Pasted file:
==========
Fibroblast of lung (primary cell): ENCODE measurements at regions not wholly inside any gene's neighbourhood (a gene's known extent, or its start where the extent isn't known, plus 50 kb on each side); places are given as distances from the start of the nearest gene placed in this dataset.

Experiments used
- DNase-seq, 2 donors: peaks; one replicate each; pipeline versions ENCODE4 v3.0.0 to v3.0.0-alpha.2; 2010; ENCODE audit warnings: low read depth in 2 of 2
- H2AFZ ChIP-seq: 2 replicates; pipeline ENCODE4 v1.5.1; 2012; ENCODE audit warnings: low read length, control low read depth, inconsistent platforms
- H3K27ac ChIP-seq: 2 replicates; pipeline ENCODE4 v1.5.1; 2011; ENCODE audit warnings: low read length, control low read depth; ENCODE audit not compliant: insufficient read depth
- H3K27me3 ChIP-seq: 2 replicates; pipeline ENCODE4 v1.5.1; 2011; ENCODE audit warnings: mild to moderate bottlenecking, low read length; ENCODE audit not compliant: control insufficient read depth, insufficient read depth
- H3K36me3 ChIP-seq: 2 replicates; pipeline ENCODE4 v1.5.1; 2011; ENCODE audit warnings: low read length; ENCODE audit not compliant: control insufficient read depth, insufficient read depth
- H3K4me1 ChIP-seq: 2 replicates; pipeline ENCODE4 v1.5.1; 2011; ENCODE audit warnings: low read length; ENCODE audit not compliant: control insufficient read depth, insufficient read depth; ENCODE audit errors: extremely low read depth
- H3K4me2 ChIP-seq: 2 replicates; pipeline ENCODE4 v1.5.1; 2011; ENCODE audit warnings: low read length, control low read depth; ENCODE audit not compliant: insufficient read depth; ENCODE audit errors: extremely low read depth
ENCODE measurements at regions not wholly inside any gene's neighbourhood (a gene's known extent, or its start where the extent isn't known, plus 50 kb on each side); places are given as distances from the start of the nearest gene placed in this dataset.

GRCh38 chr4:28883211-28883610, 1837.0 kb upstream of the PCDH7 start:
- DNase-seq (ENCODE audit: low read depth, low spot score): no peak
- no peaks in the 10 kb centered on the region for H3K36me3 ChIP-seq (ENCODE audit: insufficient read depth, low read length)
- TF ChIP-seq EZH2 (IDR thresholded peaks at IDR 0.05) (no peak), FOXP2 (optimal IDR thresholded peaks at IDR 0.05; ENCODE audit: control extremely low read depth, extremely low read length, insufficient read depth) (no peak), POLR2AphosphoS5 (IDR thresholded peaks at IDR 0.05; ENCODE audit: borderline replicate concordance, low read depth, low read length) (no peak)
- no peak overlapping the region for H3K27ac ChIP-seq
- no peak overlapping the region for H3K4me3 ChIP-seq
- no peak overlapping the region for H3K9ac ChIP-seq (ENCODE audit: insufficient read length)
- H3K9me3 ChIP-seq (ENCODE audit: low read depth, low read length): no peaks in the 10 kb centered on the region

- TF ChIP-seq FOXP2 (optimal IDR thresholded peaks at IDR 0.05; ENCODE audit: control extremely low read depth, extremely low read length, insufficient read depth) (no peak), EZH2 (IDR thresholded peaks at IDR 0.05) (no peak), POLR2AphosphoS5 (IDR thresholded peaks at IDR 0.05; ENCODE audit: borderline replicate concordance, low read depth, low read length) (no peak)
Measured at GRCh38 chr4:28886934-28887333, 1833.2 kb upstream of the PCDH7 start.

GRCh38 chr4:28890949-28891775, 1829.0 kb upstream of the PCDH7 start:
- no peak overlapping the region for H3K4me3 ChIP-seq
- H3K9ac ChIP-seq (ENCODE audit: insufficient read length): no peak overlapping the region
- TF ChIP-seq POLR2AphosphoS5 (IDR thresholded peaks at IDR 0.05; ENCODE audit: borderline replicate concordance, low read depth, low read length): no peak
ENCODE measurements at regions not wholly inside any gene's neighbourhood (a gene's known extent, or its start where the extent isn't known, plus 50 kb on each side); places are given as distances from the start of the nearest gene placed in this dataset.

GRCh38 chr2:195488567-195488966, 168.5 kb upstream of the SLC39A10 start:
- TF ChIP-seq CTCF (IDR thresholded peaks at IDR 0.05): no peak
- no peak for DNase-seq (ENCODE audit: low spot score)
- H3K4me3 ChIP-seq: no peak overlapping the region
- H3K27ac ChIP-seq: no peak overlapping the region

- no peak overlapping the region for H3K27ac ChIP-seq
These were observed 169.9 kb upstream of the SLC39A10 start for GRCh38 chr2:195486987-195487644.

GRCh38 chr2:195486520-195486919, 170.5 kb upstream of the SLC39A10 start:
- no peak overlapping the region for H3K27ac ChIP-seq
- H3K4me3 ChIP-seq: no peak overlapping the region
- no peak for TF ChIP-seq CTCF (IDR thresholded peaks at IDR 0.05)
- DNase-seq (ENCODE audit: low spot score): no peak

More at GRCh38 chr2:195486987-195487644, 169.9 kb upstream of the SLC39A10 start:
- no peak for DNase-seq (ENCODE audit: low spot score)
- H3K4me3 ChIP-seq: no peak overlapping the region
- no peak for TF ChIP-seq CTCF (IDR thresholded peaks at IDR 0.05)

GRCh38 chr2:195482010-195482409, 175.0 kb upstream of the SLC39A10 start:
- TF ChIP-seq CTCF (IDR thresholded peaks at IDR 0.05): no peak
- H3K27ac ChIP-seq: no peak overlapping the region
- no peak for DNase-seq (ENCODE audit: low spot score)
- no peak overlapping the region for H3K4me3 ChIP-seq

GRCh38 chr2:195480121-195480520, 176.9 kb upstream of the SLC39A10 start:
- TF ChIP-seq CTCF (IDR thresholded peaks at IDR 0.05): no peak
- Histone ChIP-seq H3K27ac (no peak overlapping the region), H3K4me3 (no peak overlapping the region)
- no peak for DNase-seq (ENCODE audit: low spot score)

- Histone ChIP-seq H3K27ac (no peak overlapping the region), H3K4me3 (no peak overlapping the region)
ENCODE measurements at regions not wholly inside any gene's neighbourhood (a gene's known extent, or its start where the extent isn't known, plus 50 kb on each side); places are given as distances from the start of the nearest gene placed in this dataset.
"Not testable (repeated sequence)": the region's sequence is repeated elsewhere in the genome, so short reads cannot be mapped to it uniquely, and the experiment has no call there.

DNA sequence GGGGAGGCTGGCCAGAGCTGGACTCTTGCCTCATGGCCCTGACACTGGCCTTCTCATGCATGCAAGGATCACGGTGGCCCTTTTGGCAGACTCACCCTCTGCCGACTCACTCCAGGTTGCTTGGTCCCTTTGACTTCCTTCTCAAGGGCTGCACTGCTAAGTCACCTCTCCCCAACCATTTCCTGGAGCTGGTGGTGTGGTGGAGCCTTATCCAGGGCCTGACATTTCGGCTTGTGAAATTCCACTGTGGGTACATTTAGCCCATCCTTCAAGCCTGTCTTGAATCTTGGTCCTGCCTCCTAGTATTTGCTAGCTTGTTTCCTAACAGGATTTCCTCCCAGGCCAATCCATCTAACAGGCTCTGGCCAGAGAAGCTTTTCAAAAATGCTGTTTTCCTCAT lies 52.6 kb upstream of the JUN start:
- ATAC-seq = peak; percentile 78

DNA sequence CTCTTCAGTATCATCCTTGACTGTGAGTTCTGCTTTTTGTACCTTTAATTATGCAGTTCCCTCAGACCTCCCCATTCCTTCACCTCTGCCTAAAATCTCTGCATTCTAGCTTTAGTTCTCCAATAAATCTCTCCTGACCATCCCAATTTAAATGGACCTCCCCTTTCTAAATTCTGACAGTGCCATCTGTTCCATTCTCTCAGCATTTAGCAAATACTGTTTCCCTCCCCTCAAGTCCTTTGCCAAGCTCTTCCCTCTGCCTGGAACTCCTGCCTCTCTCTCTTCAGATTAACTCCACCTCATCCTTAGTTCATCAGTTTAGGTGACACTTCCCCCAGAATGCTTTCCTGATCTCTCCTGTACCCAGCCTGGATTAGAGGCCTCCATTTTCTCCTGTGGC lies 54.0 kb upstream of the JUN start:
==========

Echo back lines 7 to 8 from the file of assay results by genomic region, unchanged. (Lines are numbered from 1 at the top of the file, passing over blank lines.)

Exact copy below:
- H3K36me3 ChIP-seq: 2 replicates; pipeline ENCODE4 v1.5.1; 2011; ENCODE audit warnings: low read length; ENCODE audit not compliant: control insufficient read depth, insufficient read depth
- H3K4me1 ChIP-seq: 2 replicates; pipeline ENCODE4 v1.5.1; 2011; ENCODE audit warnings: low read length; ENCODE audit not compliant: control insufficient read depth, insufficient read depth; ENCODE audit errors: extremely low read depth